How Long Does Valium Stay in Your System?

Detection Timetable Depends on Many Variables

Man Counting Pills
Combining Valium With Other Drugs Can Be Risky. © Getty Images

Several variables factor into determining how long Valium remains in the body's system, including which kind drug test is being used. Valium (diazepam) can be detected for a shorter time with some tests but can be "visible" for up to three months in other tests.

The timetable for detecting valium in the system is also dependent upon each individual's metabolism, body mass, age, hydration level, physical activity, health conditions and other factors, making it almost impossible to determine an exact time valium will show up on a drug test.

How long the medication has been taken, how frequently and how large a dosage can also come into play in how low it is detectable by various drug tests.

The following is an estimated range of times, or detection windows, during which valium can be detected by various testing methods:

How Long Does Valium Stay in Urine?

Valium can be detected in a urine test for up to 1-6 weeks

How Long Does Valium Remain in the Blood?

Blood tests for Valium can detect the drugs for up to 6-48 hours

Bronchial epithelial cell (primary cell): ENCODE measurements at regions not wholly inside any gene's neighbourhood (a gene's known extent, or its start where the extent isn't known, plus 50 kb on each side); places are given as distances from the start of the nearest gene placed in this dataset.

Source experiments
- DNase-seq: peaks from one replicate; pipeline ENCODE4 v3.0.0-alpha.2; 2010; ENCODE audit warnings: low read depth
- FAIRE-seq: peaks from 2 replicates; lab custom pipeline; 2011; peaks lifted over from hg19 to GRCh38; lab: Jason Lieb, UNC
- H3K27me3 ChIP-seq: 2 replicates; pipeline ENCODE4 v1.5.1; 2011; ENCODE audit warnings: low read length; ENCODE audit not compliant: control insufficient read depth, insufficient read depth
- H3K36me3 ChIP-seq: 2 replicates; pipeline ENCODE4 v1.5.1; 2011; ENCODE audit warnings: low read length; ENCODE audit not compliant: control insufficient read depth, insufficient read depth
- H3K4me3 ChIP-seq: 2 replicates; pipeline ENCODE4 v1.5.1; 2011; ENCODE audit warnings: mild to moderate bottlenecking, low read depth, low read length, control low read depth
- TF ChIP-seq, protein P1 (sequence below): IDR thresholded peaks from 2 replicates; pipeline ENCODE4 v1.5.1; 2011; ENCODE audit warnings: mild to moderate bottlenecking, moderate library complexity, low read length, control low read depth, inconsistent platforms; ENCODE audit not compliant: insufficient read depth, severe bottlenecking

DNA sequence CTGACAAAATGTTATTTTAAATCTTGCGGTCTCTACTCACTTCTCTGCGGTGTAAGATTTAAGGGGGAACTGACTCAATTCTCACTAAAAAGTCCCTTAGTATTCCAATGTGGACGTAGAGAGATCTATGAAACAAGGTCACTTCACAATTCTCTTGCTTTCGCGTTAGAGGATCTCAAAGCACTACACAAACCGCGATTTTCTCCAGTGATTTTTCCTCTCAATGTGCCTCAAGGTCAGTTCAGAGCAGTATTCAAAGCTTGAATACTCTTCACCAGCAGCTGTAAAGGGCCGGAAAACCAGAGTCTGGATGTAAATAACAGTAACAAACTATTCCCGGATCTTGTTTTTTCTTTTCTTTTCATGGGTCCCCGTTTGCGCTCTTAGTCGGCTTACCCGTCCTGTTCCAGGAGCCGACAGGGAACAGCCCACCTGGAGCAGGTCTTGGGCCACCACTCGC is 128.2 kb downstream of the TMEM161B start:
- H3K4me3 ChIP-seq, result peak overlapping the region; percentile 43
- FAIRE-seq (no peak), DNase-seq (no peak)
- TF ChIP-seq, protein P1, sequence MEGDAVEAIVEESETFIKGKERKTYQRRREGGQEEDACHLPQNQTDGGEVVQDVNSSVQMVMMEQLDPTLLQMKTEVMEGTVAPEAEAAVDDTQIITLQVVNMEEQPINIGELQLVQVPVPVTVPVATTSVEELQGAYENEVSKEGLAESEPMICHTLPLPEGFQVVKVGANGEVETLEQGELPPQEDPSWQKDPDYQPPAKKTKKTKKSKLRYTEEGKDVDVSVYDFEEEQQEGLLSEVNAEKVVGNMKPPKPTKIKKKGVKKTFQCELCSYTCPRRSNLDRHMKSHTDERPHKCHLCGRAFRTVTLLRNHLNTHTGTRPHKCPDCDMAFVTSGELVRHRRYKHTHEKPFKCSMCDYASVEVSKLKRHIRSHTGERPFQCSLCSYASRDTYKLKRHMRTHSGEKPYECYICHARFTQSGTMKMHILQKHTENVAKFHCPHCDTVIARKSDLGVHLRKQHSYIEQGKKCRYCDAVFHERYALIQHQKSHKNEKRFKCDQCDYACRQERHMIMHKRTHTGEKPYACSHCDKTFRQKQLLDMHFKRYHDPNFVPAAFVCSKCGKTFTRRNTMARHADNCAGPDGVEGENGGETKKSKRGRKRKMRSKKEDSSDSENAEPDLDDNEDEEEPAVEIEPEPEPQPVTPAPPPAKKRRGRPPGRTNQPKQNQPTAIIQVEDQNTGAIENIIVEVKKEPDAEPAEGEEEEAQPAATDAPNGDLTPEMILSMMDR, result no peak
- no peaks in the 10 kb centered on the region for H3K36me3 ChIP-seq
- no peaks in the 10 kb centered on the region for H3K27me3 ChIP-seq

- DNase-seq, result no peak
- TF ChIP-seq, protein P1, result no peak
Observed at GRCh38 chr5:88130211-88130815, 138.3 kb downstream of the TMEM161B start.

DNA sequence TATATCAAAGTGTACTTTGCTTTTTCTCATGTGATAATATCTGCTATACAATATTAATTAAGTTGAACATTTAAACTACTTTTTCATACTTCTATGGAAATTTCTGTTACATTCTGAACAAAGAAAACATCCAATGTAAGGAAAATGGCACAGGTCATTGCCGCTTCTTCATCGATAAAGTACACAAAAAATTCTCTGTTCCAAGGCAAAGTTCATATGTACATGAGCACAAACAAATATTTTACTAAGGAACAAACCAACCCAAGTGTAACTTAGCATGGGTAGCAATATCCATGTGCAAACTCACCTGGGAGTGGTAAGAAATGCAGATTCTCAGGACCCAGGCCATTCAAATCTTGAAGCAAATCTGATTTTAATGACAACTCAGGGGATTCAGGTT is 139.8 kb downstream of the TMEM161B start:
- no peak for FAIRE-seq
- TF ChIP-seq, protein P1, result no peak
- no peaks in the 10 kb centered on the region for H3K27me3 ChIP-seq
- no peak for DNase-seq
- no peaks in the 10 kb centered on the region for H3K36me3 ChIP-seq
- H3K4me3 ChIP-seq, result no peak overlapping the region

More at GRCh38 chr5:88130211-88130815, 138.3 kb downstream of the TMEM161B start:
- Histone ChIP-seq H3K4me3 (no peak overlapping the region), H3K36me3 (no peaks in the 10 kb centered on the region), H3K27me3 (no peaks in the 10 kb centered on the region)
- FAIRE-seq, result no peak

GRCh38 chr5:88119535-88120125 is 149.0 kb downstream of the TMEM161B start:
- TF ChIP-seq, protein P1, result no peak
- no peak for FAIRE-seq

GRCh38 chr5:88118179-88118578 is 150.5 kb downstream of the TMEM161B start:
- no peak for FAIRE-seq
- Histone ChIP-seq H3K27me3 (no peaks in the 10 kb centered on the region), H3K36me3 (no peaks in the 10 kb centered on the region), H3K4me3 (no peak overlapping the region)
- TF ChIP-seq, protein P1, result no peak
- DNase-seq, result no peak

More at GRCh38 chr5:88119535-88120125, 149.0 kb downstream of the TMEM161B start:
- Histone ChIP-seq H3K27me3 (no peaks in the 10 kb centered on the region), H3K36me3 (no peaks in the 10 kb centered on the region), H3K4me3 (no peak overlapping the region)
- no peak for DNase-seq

How Long Can Valium Be Detected in Saliva?

A saliva test can detect Valium for 1-10 days

How Long Does Valium Remain in Hair?

Valium, like many other drugs, can be detected with a hair follicle drug test for up to 90 days.

Prevent Severe Valium Side-Effects

Valium is prescribed for a variety of purposes including to relieve anxiety, muscle spasms, and seizures and to manage alcohol withdrawal symptoms.

Serious side-effects of Valium can be avoided by knowing how long in remains in the system so that the medication is not repeated too quickly.

If you experience any of the following symptoms, call your healthcare provider or 9-1-1 immediately:

The Risk of Addiction

Another reason to know how long Valium remains in your system is the fact that it can be habit-forming.

It should not be taken for a longer period of time, or in larger dosages, or more often than for which it is prescribed.

After taking Valium for a period of time, you can develop a tolerance for the drug, making it less effective than when you initially began to take it. You may be tempted to take larger dosages to achieve the same effect that you once had, but to do so can increase your risk of becoming addicted.

Other Dangers of Taking Valium

Valium can have serious or even life-threatening side effects if taken in combination with other drugs, especially if taken with sedatives, sleeping aids, or tranquilizers.

Serious breathing problems can develop if Valium is taken in combination with drinking alcohol.

Sources:

Always Test Clean. "What Are Drug Detection Times?" Drug Test Facts Accessed December 2015

American Association for Clinical Chemistry "Drugs of Abuse Testing." Lab Tests Online. Revised 2 January 2013.

LabCorp, Inc. "Drugs of Abuse Reference Guide." Accessed March 2013.

OHS Health & Safety Services. "How long do drugs stay in your system?." Accessed March 2013.

National Institue on Drug Abuse. "Diazepam." Drugs, Herbs and Supplements October 2010

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